An Overview of Coral Reef Biomes
Coral reefs: the most diverse and perhaps most beautiful biome there is. This article explains the concept of biomes, and goes on to teach readers about why location matters to coral reefs, the biodiversity found in them, and the threats to their existence. A short piece that doesn’t assume advanced prior knowledge, this is perfect for kids or curious adults.
It’s a mystical, oddly peaceful world: fish circle, soft corals gently wave in the currents, and the occasional scuba diver can be but a visitor to this constant magnificence. The underwater world of coral reefs is truly fascinating and diverse.
A biome is a geographic area with similar plants, animal, climate and geography, and examples of biomes range from rainforests to the Atlantic Ocean. More diverse than perhaps any other biome, however, is the coral reef.
What structures were built by species other than humans that can be seen from space? The only answer is the Great Barrier Reef, a reef built by coral that stretches over 2,000 miles long.
Due to the patterns of water currents, coral reefs tend to be located on the east coast of continents. For example, in the Americas, coral reefs are concentrated around Brazil in South America, the Caribbean in Central America, and Florida in North America.
This is because water flows in a clockwise pattern in the northern hemisphere and a counterclockwise pattern in the southern hemisphere. The water rushing along the western edges of continents is cold, and coral reefs need warm water to survive, because coral cannot survive temperatures below 20 degrees Celsius.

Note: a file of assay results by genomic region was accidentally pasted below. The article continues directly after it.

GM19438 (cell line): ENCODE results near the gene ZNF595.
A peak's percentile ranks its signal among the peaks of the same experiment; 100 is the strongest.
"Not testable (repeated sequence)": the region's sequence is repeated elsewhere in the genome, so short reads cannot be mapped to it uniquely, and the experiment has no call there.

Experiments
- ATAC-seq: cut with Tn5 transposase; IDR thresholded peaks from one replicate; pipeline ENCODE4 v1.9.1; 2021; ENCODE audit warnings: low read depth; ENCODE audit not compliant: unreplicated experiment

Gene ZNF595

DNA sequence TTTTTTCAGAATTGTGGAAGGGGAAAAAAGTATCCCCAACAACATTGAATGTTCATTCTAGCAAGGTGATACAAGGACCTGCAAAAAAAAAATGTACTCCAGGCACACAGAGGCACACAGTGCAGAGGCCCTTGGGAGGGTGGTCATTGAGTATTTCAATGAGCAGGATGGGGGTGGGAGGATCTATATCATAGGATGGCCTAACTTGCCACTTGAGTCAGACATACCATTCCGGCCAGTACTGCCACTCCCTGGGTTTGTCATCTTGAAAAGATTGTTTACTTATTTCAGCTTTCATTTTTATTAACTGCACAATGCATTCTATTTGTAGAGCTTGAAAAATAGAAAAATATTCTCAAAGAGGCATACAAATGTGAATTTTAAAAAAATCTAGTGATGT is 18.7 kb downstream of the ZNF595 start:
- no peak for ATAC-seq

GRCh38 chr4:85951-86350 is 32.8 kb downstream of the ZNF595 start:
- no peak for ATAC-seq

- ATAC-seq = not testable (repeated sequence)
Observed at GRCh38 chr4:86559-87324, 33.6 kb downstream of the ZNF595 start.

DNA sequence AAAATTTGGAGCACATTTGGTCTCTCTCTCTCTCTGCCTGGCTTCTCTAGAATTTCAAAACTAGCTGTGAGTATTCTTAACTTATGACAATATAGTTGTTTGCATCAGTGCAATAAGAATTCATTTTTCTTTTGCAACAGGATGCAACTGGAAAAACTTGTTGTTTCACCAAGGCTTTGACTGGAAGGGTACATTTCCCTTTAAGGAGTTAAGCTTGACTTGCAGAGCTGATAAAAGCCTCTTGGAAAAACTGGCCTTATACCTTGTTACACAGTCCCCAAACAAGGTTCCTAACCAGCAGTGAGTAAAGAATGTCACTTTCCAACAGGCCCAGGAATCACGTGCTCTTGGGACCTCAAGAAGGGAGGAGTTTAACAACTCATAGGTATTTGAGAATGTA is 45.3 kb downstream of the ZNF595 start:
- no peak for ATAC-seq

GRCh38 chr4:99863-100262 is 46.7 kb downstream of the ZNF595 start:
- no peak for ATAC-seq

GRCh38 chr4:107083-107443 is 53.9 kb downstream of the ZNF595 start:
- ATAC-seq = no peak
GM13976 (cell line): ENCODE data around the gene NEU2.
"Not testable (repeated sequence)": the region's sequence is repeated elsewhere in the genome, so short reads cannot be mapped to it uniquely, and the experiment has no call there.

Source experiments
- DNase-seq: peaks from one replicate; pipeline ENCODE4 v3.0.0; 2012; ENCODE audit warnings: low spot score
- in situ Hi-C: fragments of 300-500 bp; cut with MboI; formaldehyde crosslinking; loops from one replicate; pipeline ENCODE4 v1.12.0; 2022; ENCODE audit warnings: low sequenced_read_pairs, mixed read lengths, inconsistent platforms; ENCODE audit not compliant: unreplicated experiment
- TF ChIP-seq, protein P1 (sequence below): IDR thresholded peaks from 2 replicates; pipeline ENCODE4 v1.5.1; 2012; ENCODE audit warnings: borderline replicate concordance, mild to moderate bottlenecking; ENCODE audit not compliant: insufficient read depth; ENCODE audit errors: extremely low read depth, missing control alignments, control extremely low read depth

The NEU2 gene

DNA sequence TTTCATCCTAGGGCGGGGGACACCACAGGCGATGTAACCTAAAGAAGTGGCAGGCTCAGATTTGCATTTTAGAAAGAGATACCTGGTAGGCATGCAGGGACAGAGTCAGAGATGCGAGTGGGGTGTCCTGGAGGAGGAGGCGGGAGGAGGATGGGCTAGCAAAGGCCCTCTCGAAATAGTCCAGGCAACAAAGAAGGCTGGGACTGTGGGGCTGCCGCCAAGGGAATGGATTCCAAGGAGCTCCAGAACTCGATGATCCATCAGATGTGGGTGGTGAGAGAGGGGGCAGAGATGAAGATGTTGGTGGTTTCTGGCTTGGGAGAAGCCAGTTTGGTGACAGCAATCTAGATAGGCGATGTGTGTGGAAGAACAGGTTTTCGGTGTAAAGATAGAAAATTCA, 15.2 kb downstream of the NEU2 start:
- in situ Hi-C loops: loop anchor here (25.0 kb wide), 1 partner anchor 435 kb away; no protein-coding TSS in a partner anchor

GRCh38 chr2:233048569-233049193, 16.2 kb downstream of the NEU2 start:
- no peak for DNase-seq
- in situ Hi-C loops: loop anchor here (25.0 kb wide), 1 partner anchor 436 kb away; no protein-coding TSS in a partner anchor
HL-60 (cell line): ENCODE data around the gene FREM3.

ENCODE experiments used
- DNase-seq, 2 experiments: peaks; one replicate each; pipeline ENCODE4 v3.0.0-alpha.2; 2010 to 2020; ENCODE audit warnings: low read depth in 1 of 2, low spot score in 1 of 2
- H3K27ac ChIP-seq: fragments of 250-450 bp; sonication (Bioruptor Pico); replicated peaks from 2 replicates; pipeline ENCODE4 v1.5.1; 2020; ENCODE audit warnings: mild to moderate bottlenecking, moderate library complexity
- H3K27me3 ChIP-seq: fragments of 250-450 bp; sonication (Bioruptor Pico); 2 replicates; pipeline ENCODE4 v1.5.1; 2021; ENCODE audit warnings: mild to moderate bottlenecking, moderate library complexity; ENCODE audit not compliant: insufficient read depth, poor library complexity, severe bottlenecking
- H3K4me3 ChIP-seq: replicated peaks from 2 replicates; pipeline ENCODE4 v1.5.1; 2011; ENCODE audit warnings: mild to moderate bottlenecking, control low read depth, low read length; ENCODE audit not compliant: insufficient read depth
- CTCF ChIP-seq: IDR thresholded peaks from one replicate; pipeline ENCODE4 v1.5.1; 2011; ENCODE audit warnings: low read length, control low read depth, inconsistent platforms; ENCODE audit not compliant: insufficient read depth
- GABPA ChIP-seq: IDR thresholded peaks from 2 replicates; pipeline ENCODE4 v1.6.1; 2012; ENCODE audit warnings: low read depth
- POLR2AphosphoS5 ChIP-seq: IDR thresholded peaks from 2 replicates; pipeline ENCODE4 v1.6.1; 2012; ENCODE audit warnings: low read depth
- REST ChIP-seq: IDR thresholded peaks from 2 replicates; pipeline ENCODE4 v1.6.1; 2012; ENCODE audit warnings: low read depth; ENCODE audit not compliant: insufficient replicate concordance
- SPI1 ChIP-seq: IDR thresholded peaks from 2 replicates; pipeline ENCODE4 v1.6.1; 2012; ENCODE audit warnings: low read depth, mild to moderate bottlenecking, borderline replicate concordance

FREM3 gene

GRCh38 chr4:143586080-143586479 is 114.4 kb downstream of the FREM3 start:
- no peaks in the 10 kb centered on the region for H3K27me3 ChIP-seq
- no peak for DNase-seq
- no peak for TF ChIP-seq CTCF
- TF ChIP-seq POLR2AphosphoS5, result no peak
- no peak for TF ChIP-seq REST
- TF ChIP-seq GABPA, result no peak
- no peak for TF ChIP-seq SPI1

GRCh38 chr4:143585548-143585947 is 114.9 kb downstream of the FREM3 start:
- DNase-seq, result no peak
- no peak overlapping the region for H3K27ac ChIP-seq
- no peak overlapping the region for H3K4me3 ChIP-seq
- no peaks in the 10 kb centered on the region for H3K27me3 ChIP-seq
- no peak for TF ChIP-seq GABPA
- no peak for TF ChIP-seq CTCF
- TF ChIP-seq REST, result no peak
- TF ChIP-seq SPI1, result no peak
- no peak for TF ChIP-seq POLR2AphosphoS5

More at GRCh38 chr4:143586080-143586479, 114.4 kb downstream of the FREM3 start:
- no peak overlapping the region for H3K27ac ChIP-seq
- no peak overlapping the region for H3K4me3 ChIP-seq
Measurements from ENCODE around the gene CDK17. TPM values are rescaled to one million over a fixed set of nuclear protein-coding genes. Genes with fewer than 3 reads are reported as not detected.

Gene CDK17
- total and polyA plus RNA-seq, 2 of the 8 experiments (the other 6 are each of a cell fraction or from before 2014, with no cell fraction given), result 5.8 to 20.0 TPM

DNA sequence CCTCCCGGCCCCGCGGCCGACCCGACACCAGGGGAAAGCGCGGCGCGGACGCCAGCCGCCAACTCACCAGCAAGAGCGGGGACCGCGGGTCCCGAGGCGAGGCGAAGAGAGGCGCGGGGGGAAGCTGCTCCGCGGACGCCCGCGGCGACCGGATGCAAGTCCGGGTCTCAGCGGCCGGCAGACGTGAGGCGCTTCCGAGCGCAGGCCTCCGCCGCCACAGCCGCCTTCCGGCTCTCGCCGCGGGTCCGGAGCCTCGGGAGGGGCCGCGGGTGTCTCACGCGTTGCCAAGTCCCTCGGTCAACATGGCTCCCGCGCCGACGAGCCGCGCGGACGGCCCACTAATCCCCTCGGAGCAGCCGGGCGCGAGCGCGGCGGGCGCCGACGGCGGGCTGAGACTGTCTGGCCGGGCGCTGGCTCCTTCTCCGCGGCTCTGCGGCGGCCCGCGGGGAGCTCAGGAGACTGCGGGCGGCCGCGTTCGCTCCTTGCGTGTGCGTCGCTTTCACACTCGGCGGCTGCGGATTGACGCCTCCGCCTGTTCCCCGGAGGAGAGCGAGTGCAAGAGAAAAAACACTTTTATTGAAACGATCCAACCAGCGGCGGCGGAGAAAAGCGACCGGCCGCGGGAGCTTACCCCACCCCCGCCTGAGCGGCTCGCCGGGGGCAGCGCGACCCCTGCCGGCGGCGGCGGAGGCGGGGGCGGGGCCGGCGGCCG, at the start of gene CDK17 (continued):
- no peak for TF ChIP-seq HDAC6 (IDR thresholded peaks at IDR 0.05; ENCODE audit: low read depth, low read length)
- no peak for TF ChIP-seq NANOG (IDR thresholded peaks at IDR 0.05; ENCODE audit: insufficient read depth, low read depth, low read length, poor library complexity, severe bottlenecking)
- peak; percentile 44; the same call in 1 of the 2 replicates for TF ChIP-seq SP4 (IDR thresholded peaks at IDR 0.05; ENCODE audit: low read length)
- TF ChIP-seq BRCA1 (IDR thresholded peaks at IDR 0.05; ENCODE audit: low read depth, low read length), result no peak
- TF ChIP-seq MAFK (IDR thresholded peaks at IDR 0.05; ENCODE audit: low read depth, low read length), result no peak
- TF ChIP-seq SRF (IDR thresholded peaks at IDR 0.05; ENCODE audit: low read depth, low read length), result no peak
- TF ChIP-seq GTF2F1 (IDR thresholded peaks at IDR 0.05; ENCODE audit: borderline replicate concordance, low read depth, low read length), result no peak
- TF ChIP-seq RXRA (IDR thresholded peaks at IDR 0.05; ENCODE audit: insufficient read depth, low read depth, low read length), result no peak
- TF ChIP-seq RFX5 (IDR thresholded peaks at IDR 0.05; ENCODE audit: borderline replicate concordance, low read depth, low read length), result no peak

Many people think of corals as being brightly colored. In fact, the corals are colorless! The only reason they have such bright colors is thanks to algae called zooxanthellae. Corals provide the zooxanthellae with a place to live, and the algae allow corals to use solar energy.
Not only are there billions of unicellular zooxanthellae in a coral reef, but the reefs provide fish, sponges, sharks, jellyfish, octopi, turtles, and all manner of other creatures with a habitat.
Like many biomes today, coral reefs are in significant danger. Coral mining, over-fishing, and marine development are just a few of the threats to these pristine environments. Aquarium fish harvesting targets reefs, and pollution severely impacts the corals that form the reef. Climate change also threatens to upset the delicate temperature balance that must exist for coral reefs to survive and flourish.
Coral reefs are a perfect example of a biome that is extremely diverse, yet not adaptive to new conditions. The casual human observer can admire this environment, but can never really fit into the delicate balance of life underwater.
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